It’s Window Safety Week. Play it safe. Practice window safety year-round. Share these safety tips with your loved ones:
Pella of West Michigan encourages you to add “practice window safety” to your “to-do” list. Following simple window safety guidelines can help protect the safety of loved ones.
About 5,200 children in the U.S. are taken to hospitals each year for treatment from a window fall, according to a study by the Center for Injury Research and Policy of the Research Institute at Nationwide Children’s Hospital in Columbus, Ohio. That’s an average of about 14 children per day. Children younger than 5 made up 65 percent of those injured.
Many falls occur during spring and summer, as people open windows to let in fresh air.
Pella Corporation partners with the National Safety Council, through its Window Safety Task Force, to educate consumers about the importance of observing window safety year-round.
Window safety tips from Pella:
- Keep furniture like beds or dressers away from windows. Furniture placed directly under a window can create an enticement for a child to climb and the potential to fall.
- Keep children’s play safely away from windows, doors and balconies to help prevent an accidental fall or injury.
- Remember, insect screens are designed to provide ventilation and to keep insects out, NOT to prevent falls. For added safety in children’s bedrooms, consider installing window guards or window fall prevention devices that meet American Society for Testing and Materials (ASTM) standards.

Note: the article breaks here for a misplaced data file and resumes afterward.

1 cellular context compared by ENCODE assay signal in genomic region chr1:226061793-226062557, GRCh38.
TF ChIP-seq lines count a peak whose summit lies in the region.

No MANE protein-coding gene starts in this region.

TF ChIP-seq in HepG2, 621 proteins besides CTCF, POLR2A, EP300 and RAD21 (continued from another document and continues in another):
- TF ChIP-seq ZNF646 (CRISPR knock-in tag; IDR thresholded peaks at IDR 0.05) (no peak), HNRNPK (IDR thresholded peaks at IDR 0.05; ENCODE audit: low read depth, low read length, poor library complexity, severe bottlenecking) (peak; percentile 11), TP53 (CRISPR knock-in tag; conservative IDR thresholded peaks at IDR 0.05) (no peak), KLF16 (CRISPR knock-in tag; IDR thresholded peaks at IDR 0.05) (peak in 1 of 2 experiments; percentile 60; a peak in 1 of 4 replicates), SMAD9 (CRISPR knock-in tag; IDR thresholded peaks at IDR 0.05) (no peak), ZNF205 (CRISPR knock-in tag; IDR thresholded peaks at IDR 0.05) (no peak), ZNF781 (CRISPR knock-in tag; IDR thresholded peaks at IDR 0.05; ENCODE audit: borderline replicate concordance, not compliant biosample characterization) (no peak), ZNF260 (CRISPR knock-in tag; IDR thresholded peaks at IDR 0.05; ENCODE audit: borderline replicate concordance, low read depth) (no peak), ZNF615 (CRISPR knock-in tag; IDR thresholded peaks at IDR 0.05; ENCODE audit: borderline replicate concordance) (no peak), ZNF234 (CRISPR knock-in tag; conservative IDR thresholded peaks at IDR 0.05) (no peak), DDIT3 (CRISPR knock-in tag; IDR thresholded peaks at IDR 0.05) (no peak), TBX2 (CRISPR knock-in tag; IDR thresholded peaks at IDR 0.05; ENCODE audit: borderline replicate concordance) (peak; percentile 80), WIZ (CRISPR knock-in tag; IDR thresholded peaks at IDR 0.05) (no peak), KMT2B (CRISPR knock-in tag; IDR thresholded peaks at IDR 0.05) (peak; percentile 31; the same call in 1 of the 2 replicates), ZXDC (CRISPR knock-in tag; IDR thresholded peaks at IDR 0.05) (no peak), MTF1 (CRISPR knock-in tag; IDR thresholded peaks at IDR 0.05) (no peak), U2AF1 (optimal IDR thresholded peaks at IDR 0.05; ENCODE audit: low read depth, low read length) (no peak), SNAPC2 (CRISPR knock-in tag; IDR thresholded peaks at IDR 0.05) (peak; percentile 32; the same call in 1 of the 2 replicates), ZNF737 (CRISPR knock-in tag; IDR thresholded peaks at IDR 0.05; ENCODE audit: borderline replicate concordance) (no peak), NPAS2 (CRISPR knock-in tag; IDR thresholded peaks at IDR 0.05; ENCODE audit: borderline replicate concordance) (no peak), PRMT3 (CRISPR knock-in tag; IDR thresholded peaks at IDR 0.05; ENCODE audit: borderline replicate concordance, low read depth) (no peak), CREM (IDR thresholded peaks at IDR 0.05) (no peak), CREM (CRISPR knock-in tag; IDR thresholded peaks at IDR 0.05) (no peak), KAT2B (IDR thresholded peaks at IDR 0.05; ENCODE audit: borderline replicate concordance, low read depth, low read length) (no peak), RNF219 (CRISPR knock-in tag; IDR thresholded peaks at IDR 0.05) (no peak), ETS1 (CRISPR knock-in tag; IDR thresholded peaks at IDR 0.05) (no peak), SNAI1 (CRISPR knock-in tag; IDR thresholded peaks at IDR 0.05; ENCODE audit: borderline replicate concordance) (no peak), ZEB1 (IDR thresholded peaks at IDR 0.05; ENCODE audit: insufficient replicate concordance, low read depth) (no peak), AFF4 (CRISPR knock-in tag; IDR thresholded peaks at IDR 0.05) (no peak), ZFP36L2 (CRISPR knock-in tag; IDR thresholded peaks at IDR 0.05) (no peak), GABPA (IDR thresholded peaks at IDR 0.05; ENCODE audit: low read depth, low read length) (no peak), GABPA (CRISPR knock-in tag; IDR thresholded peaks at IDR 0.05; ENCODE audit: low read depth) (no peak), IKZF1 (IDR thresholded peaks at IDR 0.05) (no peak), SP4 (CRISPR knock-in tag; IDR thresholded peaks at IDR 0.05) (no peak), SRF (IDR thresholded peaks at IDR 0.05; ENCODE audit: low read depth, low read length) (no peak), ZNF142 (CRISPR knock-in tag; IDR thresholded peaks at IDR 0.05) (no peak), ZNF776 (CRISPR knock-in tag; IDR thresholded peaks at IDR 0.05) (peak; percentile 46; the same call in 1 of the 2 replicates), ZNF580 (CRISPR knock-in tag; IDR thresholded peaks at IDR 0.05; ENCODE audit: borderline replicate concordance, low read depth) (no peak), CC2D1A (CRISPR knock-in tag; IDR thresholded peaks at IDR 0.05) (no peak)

- Window treatments with traditional cords can contribute to childhood injuries. For added protection, choose blinds and shades with no room-side cordslike Pella Designer Series® windows and patio doors, which feature between-the-glass blinds and shades. Pella 350 Series patio doors also offer between-the-glass blinds or shades with no roomside cords.
- Plant soft shrubs, like boxwood, or yews, under exterior windows that might be used as an emergency escape route to help soften a fall.
- Do a “clutter sweep” and remove tripping hazards near exit routes from window, doors or balconies.
- Do not allow children to jump on beds or other furniture, especially near windows.
- Talk to older children about the dangers of playing near windows.
Tips to help childproof your home
More than 3 million unintentional injuries to children 14 and under happen each year and require emergency room care, according to Safe Kids USA. These safety tips from Safe Kids USA can help keep your family safer:
- Provide a safe sleep environment for babies by having them sleep alone in their own sleeping area without blankets, bumpers or pillows.
- Adult supervision is the most important safety precaution you can take. Give young children your full attention.
- Create a safer home for your child by looking for potential hazards and taking steps to remove them.
- Low-cost safety devices can help keep your kids safe at home, including outlet plugs, cabinet and drawer locks, window stops to limit a window sash opening, window fall prevention devices, furniture straps and brackets, smoke alarms, carbon monoxide detectors, and stair gates.
- Window safety tips fact sheet (http://pressroom.pella.com/fast_facts/115/)
- Window safety video (http://pressroom.pella.com/news-and-views/video/28/)
- Free, printable Window Safety Activity Book from the National Safety Council,http://www.nsc.org/get_involved/divisions/Documents/LookOutKids_042103.pdf